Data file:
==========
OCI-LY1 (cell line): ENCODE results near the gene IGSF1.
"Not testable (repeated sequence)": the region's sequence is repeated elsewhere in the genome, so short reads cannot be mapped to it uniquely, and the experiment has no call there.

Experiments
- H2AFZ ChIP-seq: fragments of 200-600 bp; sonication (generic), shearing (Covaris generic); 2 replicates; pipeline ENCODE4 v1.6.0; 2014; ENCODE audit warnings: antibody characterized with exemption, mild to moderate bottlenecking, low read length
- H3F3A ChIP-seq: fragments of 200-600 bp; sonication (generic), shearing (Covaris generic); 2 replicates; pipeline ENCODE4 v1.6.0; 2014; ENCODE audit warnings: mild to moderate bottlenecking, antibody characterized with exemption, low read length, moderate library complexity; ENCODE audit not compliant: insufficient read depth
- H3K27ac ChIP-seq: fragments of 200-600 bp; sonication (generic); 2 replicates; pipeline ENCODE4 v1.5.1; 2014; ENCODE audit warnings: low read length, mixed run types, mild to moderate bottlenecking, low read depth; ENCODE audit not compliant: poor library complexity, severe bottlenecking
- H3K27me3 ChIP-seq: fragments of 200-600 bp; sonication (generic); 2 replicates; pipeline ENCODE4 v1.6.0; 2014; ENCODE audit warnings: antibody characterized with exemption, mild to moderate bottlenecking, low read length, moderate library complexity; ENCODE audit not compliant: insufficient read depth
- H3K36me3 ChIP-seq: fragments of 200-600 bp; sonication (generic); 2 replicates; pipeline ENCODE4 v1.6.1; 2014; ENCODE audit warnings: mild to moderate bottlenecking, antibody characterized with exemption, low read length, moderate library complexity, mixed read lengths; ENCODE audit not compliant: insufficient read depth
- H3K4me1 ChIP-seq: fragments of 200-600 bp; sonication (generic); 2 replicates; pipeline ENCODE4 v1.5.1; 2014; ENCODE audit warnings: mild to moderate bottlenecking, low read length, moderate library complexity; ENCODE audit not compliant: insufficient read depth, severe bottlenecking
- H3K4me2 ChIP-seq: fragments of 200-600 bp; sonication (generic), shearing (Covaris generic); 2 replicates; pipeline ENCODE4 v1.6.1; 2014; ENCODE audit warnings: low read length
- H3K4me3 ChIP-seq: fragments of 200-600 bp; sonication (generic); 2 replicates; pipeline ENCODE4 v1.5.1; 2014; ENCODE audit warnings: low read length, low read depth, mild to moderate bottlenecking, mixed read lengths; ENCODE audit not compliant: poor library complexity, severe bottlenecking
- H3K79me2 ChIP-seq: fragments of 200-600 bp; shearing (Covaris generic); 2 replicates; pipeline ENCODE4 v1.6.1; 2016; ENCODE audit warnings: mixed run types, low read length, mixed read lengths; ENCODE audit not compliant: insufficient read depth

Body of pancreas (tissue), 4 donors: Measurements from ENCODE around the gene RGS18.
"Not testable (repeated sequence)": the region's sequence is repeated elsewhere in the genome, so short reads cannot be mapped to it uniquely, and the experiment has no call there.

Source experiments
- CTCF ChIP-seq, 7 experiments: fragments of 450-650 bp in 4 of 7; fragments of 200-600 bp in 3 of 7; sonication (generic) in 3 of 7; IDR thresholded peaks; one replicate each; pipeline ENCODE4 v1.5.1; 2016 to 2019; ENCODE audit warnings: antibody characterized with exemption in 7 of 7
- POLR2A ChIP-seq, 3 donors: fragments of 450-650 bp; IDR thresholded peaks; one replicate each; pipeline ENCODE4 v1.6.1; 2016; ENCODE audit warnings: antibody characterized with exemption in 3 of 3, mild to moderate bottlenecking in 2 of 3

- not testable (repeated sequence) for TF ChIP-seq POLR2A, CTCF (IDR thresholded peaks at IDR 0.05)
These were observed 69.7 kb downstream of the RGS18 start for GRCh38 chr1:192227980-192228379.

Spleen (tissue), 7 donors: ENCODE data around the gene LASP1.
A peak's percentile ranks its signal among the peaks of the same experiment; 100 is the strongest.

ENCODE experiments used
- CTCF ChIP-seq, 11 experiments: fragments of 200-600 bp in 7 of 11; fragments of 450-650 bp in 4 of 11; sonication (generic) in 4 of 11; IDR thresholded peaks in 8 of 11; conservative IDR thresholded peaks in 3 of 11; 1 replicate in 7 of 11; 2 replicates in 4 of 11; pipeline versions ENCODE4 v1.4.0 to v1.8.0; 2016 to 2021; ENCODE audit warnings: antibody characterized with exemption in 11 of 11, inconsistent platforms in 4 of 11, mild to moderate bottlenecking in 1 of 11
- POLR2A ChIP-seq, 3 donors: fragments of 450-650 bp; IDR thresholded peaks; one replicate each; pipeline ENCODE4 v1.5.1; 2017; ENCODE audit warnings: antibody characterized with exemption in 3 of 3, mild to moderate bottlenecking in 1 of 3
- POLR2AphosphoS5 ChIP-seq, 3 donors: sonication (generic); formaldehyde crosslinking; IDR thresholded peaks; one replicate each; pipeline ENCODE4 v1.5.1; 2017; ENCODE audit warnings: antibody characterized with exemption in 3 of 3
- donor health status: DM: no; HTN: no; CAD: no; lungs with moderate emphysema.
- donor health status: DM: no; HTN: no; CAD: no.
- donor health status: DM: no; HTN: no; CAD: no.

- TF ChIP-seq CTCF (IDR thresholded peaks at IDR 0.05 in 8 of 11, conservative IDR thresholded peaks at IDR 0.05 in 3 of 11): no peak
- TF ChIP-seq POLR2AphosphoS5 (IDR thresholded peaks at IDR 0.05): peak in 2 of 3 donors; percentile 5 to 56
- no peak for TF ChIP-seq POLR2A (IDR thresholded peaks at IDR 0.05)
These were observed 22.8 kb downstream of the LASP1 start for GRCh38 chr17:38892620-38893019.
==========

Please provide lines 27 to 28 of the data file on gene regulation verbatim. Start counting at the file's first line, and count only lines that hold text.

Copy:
- donor health status: DM: no; HTN: no; CAD: no.
- donor health status: DM: no; HTN: no; CAD: no.